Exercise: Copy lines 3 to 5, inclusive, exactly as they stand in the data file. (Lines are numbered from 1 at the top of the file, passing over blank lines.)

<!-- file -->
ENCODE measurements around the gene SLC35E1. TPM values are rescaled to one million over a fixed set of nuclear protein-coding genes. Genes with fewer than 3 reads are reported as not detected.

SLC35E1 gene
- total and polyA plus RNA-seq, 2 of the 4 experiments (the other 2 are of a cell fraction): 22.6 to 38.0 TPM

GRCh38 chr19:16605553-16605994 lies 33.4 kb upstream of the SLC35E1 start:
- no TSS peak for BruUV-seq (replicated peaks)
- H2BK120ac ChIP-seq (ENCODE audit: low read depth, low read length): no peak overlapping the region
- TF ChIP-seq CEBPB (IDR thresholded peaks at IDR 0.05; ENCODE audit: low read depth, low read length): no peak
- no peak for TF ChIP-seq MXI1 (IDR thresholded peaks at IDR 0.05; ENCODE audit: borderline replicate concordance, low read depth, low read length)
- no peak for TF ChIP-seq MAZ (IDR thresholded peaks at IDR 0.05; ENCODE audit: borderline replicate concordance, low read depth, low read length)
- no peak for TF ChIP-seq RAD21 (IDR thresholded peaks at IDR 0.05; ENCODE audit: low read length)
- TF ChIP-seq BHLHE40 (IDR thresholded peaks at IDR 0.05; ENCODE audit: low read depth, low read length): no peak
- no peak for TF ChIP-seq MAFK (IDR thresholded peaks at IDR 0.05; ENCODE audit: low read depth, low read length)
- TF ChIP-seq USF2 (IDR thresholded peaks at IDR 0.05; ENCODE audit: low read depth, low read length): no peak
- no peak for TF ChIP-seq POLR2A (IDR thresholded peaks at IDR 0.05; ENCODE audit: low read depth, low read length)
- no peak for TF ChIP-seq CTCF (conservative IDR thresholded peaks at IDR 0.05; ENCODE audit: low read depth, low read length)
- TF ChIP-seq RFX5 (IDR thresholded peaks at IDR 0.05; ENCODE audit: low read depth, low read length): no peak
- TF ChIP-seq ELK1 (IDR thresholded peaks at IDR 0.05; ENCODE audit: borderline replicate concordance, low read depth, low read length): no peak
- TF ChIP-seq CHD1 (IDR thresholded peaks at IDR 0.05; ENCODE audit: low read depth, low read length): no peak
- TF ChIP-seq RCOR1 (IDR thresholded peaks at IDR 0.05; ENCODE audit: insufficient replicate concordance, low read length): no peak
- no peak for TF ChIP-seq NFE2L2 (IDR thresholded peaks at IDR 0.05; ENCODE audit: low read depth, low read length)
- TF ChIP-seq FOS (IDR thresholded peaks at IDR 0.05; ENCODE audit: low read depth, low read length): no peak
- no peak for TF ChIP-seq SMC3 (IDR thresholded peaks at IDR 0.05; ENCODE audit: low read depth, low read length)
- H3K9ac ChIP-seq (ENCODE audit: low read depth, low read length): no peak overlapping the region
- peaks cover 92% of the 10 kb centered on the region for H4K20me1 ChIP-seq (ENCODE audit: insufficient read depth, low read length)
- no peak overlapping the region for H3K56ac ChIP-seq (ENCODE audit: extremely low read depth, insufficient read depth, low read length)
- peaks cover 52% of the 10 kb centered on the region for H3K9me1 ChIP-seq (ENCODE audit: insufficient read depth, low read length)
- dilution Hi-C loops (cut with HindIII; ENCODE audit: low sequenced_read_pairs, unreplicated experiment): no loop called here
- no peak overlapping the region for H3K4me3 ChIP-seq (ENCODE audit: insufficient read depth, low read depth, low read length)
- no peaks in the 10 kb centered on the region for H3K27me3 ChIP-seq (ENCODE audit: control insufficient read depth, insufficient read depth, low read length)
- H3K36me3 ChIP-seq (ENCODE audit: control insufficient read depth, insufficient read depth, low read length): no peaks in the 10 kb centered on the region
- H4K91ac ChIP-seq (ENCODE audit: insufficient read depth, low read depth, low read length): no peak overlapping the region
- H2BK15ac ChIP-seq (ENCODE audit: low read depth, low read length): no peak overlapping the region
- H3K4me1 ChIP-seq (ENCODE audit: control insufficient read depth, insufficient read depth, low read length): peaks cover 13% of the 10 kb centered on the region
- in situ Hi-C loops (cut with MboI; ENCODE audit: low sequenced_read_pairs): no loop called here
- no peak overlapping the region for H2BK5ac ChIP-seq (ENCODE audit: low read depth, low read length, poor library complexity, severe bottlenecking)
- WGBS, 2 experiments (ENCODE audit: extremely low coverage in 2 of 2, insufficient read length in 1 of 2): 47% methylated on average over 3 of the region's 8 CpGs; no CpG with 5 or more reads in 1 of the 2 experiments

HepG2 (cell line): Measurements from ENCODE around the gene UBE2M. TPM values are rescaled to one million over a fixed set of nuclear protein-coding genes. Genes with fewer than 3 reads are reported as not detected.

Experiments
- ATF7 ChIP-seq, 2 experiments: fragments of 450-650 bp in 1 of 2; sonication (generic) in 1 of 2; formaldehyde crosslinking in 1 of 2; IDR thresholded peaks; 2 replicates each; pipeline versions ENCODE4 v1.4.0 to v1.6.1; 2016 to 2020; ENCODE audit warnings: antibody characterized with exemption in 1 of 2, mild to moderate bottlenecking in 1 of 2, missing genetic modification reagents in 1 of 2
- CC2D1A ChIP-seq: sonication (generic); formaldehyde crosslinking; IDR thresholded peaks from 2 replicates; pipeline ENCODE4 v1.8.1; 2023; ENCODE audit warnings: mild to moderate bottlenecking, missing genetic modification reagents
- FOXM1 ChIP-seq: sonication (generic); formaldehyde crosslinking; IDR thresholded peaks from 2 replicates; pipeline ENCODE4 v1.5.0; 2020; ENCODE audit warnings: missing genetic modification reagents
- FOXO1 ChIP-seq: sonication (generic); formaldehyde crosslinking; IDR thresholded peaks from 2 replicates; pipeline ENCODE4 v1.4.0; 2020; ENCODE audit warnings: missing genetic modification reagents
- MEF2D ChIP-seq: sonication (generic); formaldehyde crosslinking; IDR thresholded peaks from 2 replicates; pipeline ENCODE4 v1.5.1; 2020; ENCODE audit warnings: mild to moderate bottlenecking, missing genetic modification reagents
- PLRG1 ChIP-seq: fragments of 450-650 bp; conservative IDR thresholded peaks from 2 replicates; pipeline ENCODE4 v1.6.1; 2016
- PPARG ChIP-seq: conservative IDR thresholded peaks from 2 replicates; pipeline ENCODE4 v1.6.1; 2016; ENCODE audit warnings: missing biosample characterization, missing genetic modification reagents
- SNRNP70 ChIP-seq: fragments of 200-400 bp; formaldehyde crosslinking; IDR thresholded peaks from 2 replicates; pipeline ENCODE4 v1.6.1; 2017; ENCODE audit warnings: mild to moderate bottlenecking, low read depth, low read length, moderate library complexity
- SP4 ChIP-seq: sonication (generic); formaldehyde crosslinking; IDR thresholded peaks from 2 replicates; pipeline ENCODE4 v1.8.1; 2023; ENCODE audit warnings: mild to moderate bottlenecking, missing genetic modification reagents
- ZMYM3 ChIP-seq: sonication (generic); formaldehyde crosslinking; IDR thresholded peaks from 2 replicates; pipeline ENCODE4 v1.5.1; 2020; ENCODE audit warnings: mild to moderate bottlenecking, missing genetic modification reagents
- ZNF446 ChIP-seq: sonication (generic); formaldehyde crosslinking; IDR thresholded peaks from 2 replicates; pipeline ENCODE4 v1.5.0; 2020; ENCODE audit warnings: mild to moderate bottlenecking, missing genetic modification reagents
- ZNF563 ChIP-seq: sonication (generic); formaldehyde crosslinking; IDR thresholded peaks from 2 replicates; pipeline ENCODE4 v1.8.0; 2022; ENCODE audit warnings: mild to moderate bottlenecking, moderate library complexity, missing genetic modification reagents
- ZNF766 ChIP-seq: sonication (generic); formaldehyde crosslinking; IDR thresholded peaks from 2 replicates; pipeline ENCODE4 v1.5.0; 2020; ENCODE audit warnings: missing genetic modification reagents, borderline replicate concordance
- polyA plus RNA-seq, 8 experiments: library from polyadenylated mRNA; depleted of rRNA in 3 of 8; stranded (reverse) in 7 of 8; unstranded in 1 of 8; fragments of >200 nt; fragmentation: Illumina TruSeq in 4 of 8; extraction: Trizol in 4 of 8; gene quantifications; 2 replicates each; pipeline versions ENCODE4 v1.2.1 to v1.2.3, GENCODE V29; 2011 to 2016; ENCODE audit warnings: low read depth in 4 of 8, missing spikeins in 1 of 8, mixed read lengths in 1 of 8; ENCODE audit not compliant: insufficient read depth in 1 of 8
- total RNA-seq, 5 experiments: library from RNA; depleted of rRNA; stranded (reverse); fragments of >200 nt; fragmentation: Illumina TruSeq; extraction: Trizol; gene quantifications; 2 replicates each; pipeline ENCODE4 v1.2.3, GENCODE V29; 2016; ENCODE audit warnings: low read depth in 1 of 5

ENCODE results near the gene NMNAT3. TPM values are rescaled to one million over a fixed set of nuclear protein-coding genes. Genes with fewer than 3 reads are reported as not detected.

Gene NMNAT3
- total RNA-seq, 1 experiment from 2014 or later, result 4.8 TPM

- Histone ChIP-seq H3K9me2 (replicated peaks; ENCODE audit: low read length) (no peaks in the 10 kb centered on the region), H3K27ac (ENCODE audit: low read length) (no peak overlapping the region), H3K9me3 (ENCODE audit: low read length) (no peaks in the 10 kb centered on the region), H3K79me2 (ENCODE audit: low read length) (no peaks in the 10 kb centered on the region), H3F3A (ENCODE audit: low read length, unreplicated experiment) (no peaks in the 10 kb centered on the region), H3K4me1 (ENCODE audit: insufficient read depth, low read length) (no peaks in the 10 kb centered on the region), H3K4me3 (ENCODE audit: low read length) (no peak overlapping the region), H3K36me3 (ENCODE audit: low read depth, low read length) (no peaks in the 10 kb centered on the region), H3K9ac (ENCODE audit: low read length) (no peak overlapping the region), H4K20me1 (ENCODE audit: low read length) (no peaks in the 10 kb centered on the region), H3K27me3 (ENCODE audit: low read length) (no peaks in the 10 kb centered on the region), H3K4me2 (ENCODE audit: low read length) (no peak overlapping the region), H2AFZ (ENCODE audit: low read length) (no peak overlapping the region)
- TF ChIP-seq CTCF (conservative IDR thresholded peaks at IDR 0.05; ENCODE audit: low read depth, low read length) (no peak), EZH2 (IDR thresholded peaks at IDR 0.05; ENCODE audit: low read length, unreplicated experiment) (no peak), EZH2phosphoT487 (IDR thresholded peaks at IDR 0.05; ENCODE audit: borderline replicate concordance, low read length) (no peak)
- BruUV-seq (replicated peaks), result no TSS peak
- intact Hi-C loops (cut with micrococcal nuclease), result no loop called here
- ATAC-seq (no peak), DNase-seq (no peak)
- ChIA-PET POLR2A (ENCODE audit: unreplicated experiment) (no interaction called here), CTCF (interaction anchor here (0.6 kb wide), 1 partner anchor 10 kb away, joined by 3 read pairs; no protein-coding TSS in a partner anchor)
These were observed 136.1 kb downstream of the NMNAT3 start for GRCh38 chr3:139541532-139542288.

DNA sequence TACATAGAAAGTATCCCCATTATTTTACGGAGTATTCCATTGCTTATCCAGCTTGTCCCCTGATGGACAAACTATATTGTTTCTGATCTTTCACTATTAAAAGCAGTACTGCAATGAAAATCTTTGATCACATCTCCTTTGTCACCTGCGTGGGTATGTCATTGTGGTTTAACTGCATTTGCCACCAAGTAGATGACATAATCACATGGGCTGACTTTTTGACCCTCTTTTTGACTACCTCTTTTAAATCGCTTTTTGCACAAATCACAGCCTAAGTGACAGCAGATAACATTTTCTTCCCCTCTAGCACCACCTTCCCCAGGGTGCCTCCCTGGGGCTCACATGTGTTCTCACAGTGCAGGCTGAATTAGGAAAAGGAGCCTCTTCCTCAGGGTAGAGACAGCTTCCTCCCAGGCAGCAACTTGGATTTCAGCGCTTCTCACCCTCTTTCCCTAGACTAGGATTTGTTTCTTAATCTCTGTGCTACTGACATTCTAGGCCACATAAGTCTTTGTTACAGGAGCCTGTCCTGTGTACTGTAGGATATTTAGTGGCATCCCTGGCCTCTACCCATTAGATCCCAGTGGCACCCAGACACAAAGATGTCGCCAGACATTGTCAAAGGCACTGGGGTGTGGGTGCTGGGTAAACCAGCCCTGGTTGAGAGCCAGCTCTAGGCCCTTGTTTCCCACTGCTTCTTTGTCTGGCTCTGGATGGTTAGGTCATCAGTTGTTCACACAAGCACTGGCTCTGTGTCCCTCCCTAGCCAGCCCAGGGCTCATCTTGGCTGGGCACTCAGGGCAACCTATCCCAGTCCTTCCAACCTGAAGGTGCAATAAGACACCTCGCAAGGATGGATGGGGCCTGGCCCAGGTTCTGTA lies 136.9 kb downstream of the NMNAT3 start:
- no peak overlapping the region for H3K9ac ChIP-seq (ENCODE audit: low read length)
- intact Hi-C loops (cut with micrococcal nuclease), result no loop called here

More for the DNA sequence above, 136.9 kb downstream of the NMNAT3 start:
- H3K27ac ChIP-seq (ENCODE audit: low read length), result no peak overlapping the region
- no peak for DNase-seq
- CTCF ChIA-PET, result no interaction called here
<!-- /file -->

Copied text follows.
- total and polyA plus RNA-seq, 2 of the 4 experiments (the other 2 are of a cell fraction): 22.6 to 38.0 TPM

GRCh38 chr19:16605553-16605994 lies 33.4 kb upstream of the SLC35E1 start:
- no TSS peak for BruUV-seq (replicated peaks)